Daily News Summary
An electronic digest of media coverage of interest to members of The Florida Bar compiled each workday by the Public Information and Bar Services Department. Electronic links are only active in today's edition. For information on previous articles, please contact the publishing newspaper directly.
Nov. 13, 2012
APPEALS COURT: MIAMI JUDGE SHOULD STEP OFF MURDER CASE FOR CRITICAL COMMENTS FROM BENCH-- The Miami Herald, http://www.miamiherald.com, Nov. 12, 2012.
A Miami-Dade judge should step down from a murder case after publicly criticizing relatives of the slain victim, an appeals court says. The unusual ruling comes less than a month after 11th Circuit Judge Milton Hirsch, while on the bench, said relatives of Oscar Padilla showed "gross disrespect" for him when they appeared on a Spanish-language television news program to complain about one his rulings. Hirsch was presiding over the murder case against Emin Rosales Ramirez, who is accused in the August killing of Oscar Padilla. After the judge's remarks, prosecutors complained to the Third District Court of Appeal. The appeals court, in a ruling Friday [Nov. 9], said that Hirsch's comments "would place a reasonably prudent person in fear of not receiving a fair and impartial trial."
MERIT RETENTIONS POLITICIZE JUDICIARY, SAYS FORMER SUPREME COURT JUSTICE JOHN PAUL STEVENS-- Daily Business Review, http://www.dailybusinessreview.com, Nov. 9, 2012.
Retired U.S. Supreme Court Justice John Paul Stevens said merit retention for state judges allows for unnecessary politicizing of the judiciary. Stevens, who retired in 2010, was in West Palm Beach to speak at an event sponsored by the Forum Club of the Palm Beaches and the Palm Beach County Bar Association. He is on a tour promoting his new book, "Five Chiefs," in which he expounds on some of the more controversial cases in his long tenure on the high court. Stevens told his audience that facing retention votes exposes judges to the whims of public opinion. Knowing he had a lifetime appointment to the Supreme Court, Stevens said he was able to view cases solely on their merits. [Subscription required.]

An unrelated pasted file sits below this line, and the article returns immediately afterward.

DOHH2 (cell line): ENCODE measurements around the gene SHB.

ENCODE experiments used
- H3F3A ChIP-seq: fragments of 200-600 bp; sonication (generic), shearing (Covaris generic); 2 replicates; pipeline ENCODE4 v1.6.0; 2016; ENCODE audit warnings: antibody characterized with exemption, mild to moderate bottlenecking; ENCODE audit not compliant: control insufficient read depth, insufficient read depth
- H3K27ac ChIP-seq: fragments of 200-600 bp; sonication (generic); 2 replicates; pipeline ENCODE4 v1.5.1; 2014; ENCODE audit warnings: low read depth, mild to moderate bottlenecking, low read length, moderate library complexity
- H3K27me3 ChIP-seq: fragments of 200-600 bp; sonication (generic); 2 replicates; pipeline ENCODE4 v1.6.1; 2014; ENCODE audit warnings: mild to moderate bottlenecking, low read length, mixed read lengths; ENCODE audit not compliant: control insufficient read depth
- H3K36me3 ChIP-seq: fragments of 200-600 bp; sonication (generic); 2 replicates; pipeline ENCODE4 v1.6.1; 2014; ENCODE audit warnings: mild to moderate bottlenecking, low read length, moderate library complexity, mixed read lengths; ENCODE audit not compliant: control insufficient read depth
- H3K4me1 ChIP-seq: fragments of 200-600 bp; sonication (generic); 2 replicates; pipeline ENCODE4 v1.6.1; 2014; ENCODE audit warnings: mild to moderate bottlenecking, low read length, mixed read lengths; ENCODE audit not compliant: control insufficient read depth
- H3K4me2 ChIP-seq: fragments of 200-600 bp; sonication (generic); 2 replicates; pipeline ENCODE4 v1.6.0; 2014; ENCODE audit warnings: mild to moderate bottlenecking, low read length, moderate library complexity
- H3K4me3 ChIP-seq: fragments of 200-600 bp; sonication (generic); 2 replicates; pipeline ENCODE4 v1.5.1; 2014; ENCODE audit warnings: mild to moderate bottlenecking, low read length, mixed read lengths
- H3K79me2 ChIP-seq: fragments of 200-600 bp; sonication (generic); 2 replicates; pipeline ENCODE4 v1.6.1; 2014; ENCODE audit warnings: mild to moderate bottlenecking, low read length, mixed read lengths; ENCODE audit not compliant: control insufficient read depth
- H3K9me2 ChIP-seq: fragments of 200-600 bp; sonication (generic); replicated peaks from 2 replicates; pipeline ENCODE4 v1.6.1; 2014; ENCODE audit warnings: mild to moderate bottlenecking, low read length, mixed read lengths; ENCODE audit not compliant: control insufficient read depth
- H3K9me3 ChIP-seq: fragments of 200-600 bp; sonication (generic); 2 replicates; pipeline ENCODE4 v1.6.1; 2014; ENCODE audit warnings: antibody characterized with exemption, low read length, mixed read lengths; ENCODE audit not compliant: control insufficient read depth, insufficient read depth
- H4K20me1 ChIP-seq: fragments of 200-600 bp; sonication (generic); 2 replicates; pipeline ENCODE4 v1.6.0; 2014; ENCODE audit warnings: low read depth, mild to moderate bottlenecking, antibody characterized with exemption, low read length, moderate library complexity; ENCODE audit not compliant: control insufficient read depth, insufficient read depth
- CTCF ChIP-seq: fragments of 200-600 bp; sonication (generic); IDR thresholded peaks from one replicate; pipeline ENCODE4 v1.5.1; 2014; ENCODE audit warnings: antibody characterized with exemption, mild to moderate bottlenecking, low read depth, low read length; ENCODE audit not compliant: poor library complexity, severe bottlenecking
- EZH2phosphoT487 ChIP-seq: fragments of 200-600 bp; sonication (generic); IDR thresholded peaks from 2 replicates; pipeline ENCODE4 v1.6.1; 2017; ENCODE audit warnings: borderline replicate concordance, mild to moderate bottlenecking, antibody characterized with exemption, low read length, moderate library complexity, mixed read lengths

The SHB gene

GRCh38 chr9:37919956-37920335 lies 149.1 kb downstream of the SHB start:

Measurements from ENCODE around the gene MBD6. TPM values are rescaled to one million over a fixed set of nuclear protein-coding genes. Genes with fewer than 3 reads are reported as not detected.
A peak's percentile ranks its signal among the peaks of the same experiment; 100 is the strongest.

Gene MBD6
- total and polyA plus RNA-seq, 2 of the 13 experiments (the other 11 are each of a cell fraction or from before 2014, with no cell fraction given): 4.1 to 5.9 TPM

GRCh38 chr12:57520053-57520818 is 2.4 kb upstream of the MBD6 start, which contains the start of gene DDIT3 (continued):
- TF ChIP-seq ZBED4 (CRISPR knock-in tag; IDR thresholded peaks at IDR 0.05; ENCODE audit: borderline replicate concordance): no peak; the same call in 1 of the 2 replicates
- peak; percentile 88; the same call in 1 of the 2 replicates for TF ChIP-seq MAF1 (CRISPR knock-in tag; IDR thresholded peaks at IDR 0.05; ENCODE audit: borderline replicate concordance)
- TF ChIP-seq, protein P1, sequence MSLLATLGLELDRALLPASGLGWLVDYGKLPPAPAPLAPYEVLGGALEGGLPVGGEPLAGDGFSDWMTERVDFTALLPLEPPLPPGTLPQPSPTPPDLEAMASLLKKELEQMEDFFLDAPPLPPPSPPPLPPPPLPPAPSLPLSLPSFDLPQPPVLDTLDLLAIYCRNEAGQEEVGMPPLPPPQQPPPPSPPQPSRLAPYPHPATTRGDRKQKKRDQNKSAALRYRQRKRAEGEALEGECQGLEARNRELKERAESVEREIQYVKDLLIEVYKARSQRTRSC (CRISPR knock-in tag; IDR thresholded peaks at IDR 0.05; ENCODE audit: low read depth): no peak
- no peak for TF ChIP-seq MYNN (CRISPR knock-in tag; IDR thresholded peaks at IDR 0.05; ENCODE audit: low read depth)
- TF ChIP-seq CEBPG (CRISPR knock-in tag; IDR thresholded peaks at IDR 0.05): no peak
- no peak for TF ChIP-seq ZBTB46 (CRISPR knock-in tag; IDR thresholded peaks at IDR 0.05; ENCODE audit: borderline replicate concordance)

STUDY: U.S. JUDGES' CRIMINAL CASELOADS VARY WIDELY-- Yahoo News, http://news.yahoo.com, Nov. 12, 2012.
The article is by The Associated Press. Federal judges across the nation are shouldering criminal caseloads that vary widely in size, sometimes even among judges in the same courthouse, according to a study released Sunday. The study by the Transactional Records Access Clearinghouse, or TRAC, at Syracuse University found three courthouses where the judge with the largest criminal caseload had sentenced more than twice the number of defendants as the judge with the smallest caseload from October 2006 through July 2012. They were Los Angeles; Beaumont, Texas; and Camden, N.J. The study was made possible because the clearinghouse, which uses the Freedom of Information Act to collect criminal justice data, earlier this year assembled the first publicly available database of sentencing records, sortable by judge.
ST. JOHNS JUDGE WITH REPUTATION FOR TOUGH SENTENCES MOVING TO NEW JOB-- The Florida Times-Union, http://www.jacksonville.com, Nov. 11, 2012.
Anyone who's been through or worked in the justice system in St. Johns County has an opinion of Judge Wendy Berger. Some see her as the ultimate defender of victims, making sure dangerous people get long prison sentences — or worse. Others find her too harsh and unyielding. Berger, who has left the 7th Circuit Court to become a judge in the 5th District Court of Appeal, will no longer be that polarizing figure in the community. She's ready for the change at this point in her legal career. "It's nice to be out of the limelight," said Berger.